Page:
New information suggests that longhand may be a better tool for locking in learning and help us remember what we heard. UCLA researchers had students take notes at a lecture and quizzed them later. Even with the Internet disabled, long-hand note-takers performed better on tests. Mueller/Oppenheimer referred to the “desirable difficulty” —when an obstacle that can frustrate us, actually helps us learn. Students who were transcribing the lectures were acting as stenographers and not grappling with the task of taking in the information, processing it and creating a way for them to recall it. Note-taking is a two part process; encoding or creating the notes and storage – reviewing the notes later. Printing information in hard to read fonts was another example of “desirable difficulty”.
As an aside, in a class I took recently, I was the only one still writing notes by hand. At conferences, attendees are more often on their phones, perhaps intending to obtain the official summary at the conclusion, or even purchase the speaker’s book. What I also noticed was that many screens were not capturing the speaker’s words, but playing solitaire, scanning Facebook or checking messages. So, has attention become so fragmented that even in the middle of a lecture, the focus is elsewhere, accounting for the information retention gap? Or, can we make the best use of these tools selectively knowing that once you store a phone number in your mobile device, for example, you will not have to recall it from your memory, having sent it to “the cloud” and safely stored elsewhere. Returning to pen/paper note taking would be a hard sell, however with improvements in stylus design or tablet technology, there may an opportunity for a departure from transcription alone in the near future.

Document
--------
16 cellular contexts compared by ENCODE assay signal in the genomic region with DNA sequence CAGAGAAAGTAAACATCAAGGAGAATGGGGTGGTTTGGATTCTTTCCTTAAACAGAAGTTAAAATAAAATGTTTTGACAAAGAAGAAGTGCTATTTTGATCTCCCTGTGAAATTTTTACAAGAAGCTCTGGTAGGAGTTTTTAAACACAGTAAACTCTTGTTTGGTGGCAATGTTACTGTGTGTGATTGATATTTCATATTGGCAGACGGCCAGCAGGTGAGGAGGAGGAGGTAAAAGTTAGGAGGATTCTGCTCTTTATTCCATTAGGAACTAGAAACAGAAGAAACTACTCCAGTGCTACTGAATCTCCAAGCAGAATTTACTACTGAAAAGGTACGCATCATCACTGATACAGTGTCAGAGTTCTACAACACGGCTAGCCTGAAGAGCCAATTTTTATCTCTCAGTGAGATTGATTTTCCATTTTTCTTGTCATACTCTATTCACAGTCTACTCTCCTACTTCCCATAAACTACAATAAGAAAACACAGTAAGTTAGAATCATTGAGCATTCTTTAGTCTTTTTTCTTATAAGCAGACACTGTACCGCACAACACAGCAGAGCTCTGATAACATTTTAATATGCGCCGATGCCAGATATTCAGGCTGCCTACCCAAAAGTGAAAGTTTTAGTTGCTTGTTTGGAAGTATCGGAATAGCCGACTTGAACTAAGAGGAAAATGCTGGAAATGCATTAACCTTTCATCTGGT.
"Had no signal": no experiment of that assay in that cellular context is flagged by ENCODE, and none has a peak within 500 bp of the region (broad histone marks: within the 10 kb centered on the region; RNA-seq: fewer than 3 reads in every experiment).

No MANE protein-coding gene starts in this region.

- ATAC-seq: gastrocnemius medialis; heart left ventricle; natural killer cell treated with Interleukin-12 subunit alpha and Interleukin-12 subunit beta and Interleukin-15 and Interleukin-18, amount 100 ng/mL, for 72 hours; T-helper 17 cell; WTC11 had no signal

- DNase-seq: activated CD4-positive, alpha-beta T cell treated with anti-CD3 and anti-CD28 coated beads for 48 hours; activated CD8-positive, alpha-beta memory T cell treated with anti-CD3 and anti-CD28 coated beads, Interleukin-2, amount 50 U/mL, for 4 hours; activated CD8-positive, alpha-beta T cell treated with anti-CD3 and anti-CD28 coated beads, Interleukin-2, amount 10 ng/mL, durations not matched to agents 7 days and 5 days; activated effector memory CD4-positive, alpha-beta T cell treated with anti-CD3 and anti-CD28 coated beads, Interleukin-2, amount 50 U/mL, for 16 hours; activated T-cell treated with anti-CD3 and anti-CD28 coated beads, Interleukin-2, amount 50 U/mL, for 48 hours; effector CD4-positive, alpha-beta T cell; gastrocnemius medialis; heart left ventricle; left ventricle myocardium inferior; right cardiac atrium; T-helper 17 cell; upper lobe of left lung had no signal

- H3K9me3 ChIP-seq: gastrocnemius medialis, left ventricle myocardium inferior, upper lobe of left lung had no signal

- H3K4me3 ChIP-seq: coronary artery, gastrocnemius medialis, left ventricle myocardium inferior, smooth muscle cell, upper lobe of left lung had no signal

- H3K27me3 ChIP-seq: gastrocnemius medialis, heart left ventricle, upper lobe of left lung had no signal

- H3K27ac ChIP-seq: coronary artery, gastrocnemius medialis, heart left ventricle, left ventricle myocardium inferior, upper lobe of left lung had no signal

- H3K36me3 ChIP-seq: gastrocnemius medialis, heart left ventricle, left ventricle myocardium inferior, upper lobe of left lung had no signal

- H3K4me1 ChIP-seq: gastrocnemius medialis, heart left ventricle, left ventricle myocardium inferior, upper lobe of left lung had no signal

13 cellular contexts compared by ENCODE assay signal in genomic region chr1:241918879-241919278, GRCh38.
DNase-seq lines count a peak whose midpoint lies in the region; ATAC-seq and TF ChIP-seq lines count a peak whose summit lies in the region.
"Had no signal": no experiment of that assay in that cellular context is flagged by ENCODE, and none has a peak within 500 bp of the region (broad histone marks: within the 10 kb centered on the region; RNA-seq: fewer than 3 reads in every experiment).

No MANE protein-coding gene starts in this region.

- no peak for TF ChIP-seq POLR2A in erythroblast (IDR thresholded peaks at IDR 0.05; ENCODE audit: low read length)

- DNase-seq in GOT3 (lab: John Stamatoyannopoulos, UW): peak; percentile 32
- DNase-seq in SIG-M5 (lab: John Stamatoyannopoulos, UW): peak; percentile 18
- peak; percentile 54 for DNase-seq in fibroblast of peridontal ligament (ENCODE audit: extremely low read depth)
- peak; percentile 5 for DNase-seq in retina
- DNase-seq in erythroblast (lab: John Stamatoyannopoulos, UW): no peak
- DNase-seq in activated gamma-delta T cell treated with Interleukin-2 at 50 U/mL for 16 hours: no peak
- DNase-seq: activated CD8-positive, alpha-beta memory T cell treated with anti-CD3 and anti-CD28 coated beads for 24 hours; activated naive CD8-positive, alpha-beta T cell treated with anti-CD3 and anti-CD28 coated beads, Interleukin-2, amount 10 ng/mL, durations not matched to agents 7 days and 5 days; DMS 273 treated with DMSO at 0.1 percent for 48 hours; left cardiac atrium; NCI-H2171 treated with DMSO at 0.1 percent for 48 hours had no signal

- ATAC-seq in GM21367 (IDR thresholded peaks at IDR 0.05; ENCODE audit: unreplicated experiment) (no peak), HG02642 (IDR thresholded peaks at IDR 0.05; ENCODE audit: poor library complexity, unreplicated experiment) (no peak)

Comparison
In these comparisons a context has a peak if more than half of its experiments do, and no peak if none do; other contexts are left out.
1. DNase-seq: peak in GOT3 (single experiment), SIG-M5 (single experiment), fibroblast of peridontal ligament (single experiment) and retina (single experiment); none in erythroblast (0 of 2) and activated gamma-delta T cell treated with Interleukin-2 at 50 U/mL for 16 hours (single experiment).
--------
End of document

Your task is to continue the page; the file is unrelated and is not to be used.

• What is your preference when taking notes in a class or a conference? • How willing are you to modify it? • Are you more or less present and engaged when you write or keyboard?